Tuesday, February 25, 2020

Suvarnabhumi 'will be safe'

Nov 01. 2011
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By The Nation

Airport officials 'highly confident' barriers will keep flood water at bay

Suvarnabhumi Airport is “highly confident” its flood-prevention scheme – with its 3.5-metre-high, 37-metre-wide earth dyke and sheet piles – will be effective.

Airports of Thailand senior executive vice-president Somchai Sawasdeepon said the airport also has a team of officers to monitor water levels at six flood gates, including Lat Krabang, Saen Saeb and Samrong. Airlines at the airport are being notified of water levels every three hours to ensure smooth aviation operations in Thailand despite the flooding in Don Mueang Airport.
On Monday, the airport accommodated 945 flights, a new daily record since its opening.
Somchai yesterday briefed Japanese experts – brought in by the Japan International Credit Agency (JICA) which funded the airport’s construction – on the flood defences, including its cooperation with agencies like the Highways Department and the Royal Irrigation Department.
The team of Japanese experts also received a briefing from the Flood Relief Operations Centre as well as Bangkok Metro, the subway operator.

The airport has prepared giant pumps with a capacity to pump 1 million cubic metres of water per day, as well as other protective materials.
The airport is also reducing water levels in floodways around the airport to only 25 per cent of their capacity.
“Experts from Singapore and Germany have inspected our protection system and also the materials we have used to lower water levels,” said Somchai.
Somchai added that canals around Suvarnabhumi, including those in Lat Krabang, Bang Chalong and Nong Ngu Hao, were dredged before the construction of the airport.
A sewer under the Bang Na-Trat highway has been dredged to allow water from Prawet Burirom canal to be drained into the Samrong canal, Somchai said.
Somchai said a new canal for draining flood water around the airport has been dug with the capacity to drain 100 cubic metres of water per second.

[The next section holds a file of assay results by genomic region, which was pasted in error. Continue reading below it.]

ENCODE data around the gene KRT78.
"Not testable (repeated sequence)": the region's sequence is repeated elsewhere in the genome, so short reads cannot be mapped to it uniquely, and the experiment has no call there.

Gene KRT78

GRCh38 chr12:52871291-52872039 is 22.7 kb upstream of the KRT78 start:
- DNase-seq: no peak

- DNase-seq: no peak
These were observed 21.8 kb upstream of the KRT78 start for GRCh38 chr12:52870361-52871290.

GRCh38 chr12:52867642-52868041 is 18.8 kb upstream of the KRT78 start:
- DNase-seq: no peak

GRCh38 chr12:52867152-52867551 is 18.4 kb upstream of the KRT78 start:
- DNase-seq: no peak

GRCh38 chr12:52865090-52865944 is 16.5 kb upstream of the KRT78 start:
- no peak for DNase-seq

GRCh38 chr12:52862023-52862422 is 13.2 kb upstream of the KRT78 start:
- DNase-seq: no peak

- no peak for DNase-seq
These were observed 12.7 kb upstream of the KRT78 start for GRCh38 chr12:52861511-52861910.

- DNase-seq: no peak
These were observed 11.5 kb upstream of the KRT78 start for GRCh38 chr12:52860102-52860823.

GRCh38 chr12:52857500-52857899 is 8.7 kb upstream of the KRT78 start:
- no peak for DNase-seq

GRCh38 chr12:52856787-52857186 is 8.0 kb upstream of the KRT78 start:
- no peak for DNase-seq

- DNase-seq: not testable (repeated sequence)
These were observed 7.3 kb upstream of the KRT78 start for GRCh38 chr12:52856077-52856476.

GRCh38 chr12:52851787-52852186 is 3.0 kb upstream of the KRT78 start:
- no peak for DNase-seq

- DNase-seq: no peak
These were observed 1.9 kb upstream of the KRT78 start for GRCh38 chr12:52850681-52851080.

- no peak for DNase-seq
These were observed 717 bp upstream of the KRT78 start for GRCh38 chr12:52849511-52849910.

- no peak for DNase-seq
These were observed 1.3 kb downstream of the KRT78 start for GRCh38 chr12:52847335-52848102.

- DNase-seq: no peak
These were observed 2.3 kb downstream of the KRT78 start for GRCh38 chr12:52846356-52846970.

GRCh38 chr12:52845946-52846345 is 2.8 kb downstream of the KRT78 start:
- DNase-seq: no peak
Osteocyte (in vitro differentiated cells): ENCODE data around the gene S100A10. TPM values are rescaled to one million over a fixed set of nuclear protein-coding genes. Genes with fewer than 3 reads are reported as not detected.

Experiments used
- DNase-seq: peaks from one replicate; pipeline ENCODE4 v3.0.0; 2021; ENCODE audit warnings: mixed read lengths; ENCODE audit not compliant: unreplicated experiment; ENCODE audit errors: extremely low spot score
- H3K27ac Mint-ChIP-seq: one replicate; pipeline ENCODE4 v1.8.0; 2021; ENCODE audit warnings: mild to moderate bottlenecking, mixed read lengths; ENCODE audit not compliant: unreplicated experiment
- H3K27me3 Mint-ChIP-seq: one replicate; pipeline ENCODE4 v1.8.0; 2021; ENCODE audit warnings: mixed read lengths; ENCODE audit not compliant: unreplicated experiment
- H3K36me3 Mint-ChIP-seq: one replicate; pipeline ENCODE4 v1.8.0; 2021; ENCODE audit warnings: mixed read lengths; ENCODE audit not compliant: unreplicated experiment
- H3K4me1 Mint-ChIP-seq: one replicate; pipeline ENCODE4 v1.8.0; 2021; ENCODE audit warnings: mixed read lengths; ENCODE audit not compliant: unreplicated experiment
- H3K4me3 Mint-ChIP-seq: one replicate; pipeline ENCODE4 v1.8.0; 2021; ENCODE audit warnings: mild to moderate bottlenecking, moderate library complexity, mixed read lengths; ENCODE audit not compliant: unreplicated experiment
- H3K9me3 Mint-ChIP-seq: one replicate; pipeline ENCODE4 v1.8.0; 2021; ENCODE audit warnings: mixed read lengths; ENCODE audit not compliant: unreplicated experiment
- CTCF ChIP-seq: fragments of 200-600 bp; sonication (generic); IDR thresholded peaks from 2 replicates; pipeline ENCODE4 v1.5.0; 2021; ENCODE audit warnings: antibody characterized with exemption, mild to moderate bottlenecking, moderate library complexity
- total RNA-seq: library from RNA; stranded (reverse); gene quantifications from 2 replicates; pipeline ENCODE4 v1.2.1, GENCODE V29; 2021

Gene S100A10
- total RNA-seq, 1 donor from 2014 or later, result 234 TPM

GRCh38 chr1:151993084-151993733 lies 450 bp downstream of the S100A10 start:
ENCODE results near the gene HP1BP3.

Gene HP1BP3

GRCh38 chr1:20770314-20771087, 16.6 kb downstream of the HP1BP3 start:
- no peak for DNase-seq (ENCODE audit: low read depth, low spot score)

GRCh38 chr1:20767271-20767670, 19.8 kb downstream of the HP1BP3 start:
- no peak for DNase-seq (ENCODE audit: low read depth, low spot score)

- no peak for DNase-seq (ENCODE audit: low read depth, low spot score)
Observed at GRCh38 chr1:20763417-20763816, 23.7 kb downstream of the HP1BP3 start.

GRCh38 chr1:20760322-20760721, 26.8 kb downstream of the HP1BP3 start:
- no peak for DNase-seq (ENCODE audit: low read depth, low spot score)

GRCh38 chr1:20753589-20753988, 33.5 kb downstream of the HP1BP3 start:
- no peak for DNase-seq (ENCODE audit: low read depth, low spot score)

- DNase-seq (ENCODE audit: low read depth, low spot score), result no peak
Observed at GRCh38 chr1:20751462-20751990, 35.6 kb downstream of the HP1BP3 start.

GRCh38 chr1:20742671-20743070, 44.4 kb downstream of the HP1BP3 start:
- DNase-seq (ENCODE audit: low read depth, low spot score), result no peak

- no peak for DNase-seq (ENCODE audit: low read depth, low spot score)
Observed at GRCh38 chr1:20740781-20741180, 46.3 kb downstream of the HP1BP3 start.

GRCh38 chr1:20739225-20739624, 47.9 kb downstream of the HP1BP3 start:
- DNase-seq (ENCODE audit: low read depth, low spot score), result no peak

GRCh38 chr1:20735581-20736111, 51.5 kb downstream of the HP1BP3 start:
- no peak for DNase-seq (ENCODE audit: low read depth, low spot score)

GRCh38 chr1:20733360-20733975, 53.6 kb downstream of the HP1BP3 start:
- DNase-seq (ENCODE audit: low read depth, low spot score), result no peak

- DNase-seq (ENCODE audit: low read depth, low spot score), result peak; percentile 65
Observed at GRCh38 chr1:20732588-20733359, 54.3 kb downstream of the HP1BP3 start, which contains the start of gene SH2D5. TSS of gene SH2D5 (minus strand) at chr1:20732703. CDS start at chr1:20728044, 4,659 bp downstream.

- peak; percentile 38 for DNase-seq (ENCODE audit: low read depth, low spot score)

“The new drainage canal increases the capacity of water draining and I believe we will have no problems of flooding at the airport. The water will be drained eastwards via Prince Chaiyanuchit canal,” Somchai pointed out.
He said the airport would not be affected by high sea tides because it is ten kilometres from the coast.
However, he was worried about overflowing flood water from Saen Saeb canal into Prawet Burirom canal because the airport is only 1 km away from Prawet Burirom canal.
He said if flood water overflowed from Prawet Burirom canal, it would move to the northern side of the airport. Nevertheless, the flood water would be blocked by the flood barriers at the airport, which include a 3.5-metre-high embankment.
“If the overflowing floodwater is not higher than 1 metre, I believe our 3.5-metre-high embankment can prevent it from entering the airport,” Somchai said.
Meanwhile, Oriental Thai Airlines Chief Executive Officer Manasnan Tantiprasongchai said 9-10 parked aircraft are under water at Don Mueang Airport. Most are MD aircraft and all are waiting to be sold.
She said not all the aircraft have been damaged by flood water, which has entered only some of the planes.
“We parked the aircraft there more than a month ago and we’ll not move them out as there’s no place to park them. It’s also costly going in for relocation,” she said.
She added that Oriental Thai operates eight aircraft at Suvarnabhumi Airport. Six aircraft are being utilised for domestic services and the other two for international services.

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